George Floyd death: Minneapolis police training expert testifies officers did not follow training, duty

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The three former Minneapolis police officers who are on trial for allegedly violating George Floyd’s civil rights were trained to use the least amount force necessary, and had a duty to intervene against inappropriate force, according to Thursday testimony from the commander of the training division at the time of Floyd’s killing.

Inspector Katie Blackwell said officers are required to try to de-escalate a situation and, if force is used, to stop once the person is no longer resisting, then render any necessary medical aid they’re trained to provide. While she didn’t mention the officers specifically, she went through department policy and the training required of all officers.

Federal prosecutors say former Officers J. Alexander Kueng, Thomas Lane and Tou Thao failed to act to save Floyd’s life on May 25, 2020, as fellow Officer Derek Chauvin knelt on the Black man’s neck for 9-1/2 minutes while Floyd was handcuffed, facedown and gasping for air. Kueng knelt on Floyd’s back, Lane held his legs and Thao kept bystanders back, according to prosecutors.

Photos provided by the Hennepin County Sheriff’s Office in Minnesota on June 3, 2020, show, from left, former Minneapolis police officers J. Alexander Kueng, Thomas Lane and Tou Thao. 
(Hennepin County Sheriff’s Office via AP)

Blackwell testified that it is critical to move someone from a prone position onto their side, otherwise “the concern is that they would die in custody.” Body camera video shows that Lane asked if they should roll Floyd onto his side but was rebuffed. 

Kueng, who is Black; Lane, who is White; and Thao, who is Hmong American, all are charged with willfully depriving Floyd of his constitutional rights while acting under color of law. One count against all three officers says they saw Floyd needed medical care and failed to help. A count against Thao and Kueng says they did not intervene to stop Chauvin. Both counts allege the officers’ actions resulted in Floyd’s death.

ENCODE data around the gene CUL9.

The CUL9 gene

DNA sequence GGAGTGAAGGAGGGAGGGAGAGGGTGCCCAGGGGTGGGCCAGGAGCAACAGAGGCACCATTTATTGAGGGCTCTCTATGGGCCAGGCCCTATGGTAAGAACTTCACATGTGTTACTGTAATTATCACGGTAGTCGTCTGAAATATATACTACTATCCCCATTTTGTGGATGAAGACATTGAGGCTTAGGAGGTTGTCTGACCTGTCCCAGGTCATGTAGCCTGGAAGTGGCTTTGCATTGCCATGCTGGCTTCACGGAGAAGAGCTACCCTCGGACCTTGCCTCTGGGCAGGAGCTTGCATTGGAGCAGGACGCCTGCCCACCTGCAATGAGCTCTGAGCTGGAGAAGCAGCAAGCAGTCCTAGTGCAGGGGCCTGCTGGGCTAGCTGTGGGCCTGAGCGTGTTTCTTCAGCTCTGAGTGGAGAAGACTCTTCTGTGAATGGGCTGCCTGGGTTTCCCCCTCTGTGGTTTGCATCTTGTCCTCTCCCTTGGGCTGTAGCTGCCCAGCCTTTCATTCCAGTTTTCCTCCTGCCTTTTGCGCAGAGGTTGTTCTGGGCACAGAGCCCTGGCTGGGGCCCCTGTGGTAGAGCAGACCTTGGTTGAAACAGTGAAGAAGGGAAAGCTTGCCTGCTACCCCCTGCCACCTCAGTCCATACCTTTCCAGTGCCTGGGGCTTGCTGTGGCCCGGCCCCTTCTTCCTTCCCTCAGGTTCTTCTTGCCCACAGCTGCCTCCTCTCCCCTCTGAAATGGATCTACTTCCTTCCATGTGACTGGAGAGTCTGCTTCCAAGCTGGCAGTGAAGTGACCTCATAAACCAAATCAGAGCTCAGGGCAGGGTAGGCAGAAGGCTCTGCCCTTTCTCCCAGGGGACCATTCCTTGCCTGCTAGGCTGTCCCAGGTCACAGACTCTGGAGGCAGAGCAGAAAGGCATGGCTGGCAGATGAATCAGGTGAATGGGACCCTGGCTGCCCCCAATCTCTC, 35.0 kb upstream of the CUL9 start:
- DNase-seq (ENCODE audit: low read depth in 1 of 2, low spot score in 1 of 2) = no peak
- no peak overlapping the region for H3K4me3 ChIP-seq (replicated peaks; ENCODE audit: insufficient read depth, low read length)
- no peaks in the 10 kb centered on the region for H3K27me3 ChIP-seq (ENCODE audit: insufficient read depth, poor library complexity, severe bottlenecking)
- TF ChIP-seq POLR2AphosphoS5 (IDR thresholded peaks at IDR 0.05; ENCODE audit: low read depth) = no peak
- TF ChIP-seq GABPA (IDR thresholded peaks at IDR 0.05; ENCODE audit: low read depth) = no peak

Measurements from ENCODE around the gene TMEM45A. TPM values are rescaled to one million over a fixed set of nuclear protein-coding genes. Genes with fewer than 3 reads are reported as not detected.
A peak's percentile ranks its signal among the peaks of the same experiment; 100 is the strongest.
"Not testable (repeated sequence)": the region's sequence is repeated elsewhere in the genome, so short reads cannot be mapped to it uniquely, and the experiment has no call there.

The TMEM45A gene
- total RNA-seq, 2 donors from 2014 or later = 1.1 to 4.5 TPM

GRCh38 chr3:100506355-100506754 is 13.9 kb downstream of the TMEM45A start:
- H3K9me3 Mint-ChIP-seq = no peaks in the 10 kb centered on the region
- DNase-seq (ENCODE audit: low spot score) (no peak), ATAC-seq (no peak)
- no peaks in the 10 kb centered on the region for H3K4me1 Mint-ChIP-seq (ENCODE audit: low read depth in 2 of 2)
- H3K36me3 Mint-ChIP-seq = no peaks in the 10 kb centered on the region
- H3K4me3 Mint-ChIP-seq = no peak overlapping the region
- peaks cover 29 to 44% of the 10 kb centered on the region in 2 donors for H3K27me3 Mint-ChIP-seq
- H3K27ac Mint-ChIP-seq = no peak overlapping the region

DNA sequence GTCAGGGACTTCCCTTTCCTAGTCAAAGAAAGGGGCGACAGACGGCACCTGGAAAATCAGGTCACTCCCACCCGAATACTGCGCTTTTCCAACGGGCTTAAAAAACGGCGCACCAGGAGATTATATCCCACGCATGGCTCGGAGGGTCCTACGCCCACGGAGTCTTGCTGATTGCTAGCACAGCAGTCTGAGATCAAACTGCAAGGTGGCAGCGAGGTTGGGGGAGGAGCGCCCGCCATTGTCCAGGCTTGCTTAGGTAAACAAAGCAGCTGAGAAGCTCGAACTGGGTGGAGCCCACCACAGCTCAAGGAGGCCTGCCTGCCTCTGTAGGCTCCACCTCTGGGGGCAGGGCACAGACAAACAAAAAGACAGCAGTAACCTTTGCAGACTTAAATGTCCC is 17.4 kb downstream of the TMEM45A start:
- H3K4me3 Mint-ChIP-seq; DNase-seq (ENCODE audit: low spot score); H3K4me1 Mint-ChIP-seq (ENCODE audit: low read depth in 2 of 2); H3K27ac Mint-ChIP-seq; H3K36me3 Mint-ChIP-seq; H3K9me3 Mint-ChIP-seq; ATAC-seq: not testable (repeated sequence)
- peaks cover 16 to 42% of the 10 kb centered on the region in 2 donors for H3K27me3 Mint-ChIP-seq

Whether the officers deprived Floyd of medical aid is a key element to the charges. On Wednesday, Assistant U.S. Attorney Manda Sertich sought to show jurors that responding paramedics were not given important information, and that Floyd should have been given medical attention immediately.

This image from a police body camera shows people gathering as former Minneapolis police officer Derek Chauvin was recorded pressing his knee on George Floyd’s neck for several minutes as onlookers yelled at Chauvin to get off and Floyd saying that he couldn’t breathe on May 25, 2020 in Minneapolis, Minnesota. (Minneapolis Police Department via AP)

Paramedic Derek Smith testified that he wasn’t told Floyd wasn’t breathing and had no pulse when officers upgraded the urgency of an ambulance call. Smith agreed with Sertich that CPR should have been started as soon as possible — something the officers were trained to do.

Paramedics put Floyd in the ambulance and took him to another location to be treated.

Robert Paule, Thao’s attorney, got Smith to say that he would not have done that if it weren’t for the bystanders, who were yelling at officers to help Floyd.

Minneapolis firefighter and trained emergency medical technician Genevieve Hansen, who was off-duty when she came upon the scene that day, testified that officers ignored her requests to render medical aid to Floyd.

And Minneapolis Fire Department Capt. Jeremy Norton — who arrived after paramedics had moved Floyd — testified that his department would have started CPR on the scene, and that providing care as early as possible would have been the best chance to save Floyd. A 911 dispatcher testified earlier in the week that she would have sent the Fire Department instead of an ambulance if the officers had told her Floyd wasn’t breathing because they could have gotten there faster.

This image from police body camera video shows emergency personal tending to George Floyd after he had been loaded into an ambulance on May 25, 2020, in Minneapolis.
(Minneapolis Police Department via AP, File)

During opening statements, Kueng’s attorney, Tom Plunkett, said that Chauvin called “all of the shots” as the senior officer at the scene. 

Chauvin was convicted of murder and manslaughter in state court last year. He also pleaded guilty in December to a federal civil rights charge.

Lane, Kueng and Thao also face a separate state trial in June on charges they aided and abetted murder and manslaughter.

Fox New’s Ashley Soriano and The Associated Press contributed to this report.

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